Kentucky Afield Outdoors: Use your old Christmas tree to make new fish habitat in lakes
FRANKFORT — Those who enjoy a natural pine, cedar, spruce or fir tree for Christmas often don’t know what to do with it after the holidays. Many resort to putting it out on the street or chucking it in the backyard until spring.
You can dispose of your natural Christmas tree and provide habitat for fish by donating it to the Kentucky Department of Fish and Wildlife Resources instead of the tree languishing in the corner of your back yard or being ground into mulch.
“Every year we try to get a large number of Christmas trees, so we can sink them as fish habitat,” said Ron Brooks, director of fisheries for Kentucky Fish and Wildlife. “We place them on wooden pallet habitat structures to diversify the habitat or sink just the trees themselves.”
Kentucky Fish and Wildlife will accept trees at 35 locations in 29 counties across Kentucky until Jan. 15. Trees must be natural and free of lights, ornaments, tinsel, garland or any other decorations.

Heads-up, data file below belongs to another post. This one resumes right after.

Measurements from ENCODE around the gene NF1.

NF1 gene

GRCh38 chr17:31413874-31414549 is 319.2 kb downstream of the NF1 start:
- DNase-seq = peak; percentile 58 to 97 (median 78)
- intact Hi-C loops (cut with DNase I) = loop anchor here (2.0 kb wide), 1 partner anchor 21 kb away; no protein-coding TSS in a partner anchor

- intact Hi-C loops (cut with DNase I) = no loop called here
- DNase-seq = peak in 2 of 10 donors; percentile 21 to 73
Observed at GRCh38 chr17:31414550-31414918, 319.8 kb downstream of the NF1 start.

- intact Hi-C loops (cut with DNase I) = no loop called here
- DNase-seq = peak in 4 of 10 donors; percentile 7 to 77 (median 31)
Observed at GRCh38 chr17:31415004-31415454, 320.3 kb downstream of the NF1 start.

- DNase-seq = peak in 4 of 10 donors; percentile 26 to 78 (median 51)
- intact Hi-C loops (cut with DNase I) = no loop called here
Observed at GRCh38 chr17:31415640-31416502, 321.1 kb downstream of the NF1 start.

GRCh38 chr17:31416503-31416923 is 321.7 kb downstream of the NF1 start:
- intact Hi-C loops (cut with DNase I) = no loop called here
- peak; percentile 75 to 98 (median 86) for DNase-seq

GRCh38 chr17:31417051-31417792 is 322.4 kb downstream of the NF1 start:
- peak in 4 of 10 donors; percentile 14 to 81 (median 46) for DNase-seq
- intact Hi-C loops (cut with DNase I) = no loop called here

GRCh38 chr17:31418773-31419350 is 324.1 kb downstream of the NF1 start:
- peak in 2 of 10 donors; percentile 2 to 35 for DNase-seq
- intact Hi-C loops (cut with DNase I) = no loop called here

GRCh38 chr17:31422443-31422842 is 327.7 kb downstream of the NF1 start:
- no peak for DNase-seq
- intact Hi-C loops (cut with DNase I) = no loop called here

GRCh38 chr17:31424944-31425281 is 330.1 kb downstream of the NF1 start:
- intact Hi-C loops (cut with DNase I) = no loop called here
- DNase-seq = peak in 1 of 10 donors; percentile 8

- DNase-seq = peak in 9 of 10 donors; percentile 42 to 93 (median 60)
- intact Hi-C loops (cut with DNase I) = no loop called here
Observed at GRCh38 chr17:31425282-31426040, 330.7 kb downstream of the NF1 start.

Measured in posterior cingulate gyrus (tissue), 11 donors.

“We added sites this year in our two most populous counties, Jefferson and Fayette,” said Joseph Zimmerman, fisheries habitat program coordinator for Kentucky Fish and Wildlife. “We added a site at McNeely Lake in Jefferson County and at Jacobson Park in Lexington. We’ve added 15 additional collection sites across the state since 2012.”
To find a convenient location near you, visit the Kentucky Fish and Wildlife website at www.fw.ky.gov and type in the keyword “Christmas” in the search engine on the top right corner of the page
The construction of most of our state-owned lakes and large reservoirs date to the period from the end of World War II to the early 1970s. As these waterbodies age, the woody cover in them melts away, leaving them starved for habitat.
“Just about all of our reservoirs and state-owned lakes have a habitat problem,” Brooks said. “The aging lakes have a bare substrate; there is not a lot of woody habitat or aquatic vegetation left, especially in reservoirs with highly fluctuating water levels.”
The Christmas Trees for the Fishes program is part of an overall effort to remedy this problem by replacing the lost habitat with items such as Christmas trees, wooden pallet stacks, buckets filled with wooden stakes, etc.
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